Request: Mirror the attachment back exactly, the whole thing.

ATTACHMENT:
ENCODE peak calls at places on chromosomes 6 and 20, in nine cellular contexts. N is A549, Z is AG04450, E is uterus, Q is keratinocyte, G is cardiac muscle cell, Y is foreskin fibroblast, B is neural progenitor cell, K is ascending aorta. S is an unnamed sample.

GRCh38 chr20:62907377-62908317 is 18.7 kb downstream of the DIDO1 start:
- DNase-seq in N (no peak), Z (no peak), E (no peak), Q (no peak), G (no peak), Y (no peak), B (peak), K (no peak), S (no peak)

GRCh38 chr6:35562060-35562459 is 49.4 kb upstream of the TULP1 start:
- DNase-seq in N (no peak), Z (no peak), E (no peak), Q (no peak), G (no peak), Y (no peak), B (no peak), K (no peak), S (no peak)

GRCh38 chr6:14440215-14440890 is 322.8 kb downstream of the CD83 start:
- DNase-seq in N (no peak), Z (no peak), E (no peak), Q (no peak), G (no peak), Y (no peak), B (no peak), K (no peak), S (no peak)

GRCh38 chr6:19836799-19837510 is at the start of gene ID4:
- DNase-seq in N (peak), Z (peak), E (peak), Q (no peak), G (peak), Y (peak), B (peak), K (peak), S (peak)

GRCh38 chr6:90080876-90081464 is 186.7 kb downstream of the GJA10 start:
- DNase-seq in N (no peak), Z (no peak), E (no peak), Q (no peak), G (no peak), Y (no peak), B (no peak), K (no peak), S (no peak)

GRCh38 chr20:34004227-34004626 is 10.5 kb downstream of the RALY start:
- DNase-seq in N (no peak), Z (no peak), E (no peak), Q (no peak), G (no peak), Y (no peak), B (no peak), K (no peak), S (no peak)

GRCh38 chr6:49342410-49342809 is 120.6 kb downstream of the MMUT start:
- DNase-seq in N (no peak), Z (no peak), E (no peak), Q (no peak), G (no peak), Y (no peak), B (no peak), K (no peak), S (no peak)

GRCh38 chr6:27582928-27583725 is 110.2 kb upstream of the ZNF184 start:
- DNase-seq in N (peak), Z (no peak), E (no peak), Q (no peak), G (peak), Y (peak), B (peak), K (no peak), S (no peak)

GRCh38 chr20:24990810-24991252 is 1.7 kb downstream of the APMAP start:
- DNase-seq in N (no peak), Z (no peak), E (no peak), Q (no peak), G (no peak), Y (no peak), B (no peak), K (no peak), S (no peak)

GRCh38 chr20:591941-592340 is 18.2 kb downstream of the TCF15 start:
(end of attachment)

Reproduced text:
ENCODE peak calls at places on chromosomes 6 and 20, in nine cellular contexts. N is A549, Z is AG04450, E is uterus, Q is keratinocyte, G is cardiac muscle cell, Y is foreskin fibroblast, B is neural progenitor cell, K is ascending aorta. S is an unnamed sample.

GRCh38 chr20:62907377-62908317 is 18.7 kb downstream of the DIDO1 start:
- DNase-seq in N (no peak), Z (no peak), E (no peak), Q (no peak), G (no peak), Y (no peak), B (peak), K (no peak), S (no peak)

GRCh38 chr6:35562060-35562459 is 49.4 kb upstream of the TULP1 start:
- DNase-seq in N (no peak), Z (no peak), E (no peak), Q (no peak), G (no peak), Y (no peak), B (no peak), K (no peak), S (no peak)

GRCh38 chr6:14440215-14440890 is 322.8 kb downstream of the CD83 start:
- DNase-seq in N (no peak), Z (no peak), E (no peak), Q (no peak), G (no peak), Y (no peak), B (no peak), K (no peak), S (no peak)

GRCh38 chr6:19836799-19837510 is at the start of gene ID4:
- DNase-seq in N (peak), Z (peak), E (peak), Q (no peak), G (peak), Y (peak), B (peak), K (peak), S (peak)

GRCh38 chr6:90080876-90081464 is 186.7 kb downstream of the GJA10 start:
- DNase-seq in N (no peak), Z (no peak), E (no peak), Q (no peak), G (no peak), Y (no peak), B (no peak), K (no peak), S (no peak)

GRCh38 chr20:34004227-34004626 is 10.5 kb downstream of the RALY start:
- DNase-seq in N (no peak), Z (no peak), E (no peak), Q (no peak), G (no peak), Y (no peak), B (no peak), K (no peak), S (no peak)

GRCh38 chr6:49342410-49342809 is 120.6 kb downstream of the MMUT start:
- DNase-seq in N (no peak), Z (no peak), E (no peak), Q (no peak), G (no peak), Y (no peak), B (no peak), K (no peak), S (no peak)

GRCh38 chr6:27582928-27583725 is 110.2 kb upstream of the ZNF184 start:
- DNase-seq in N (peak), Z (no peak), E (no peak), Q (no peak), G (peak), Y (peak), B (peak), K (no peak), S (no peak)

GRCh38 chr20:24990810-24991252 is 1.7 kb downstream of the APMAP start:
- DNase-seq in N (no peak), Z (no peak), E (no peak), Q (no peak), G (no peak), Y (no peak), B (no peak), K (no peak), S (no peak)

GRCh38 chr20:591941-592340 is 18.2 kb downstream of the TCF15 start: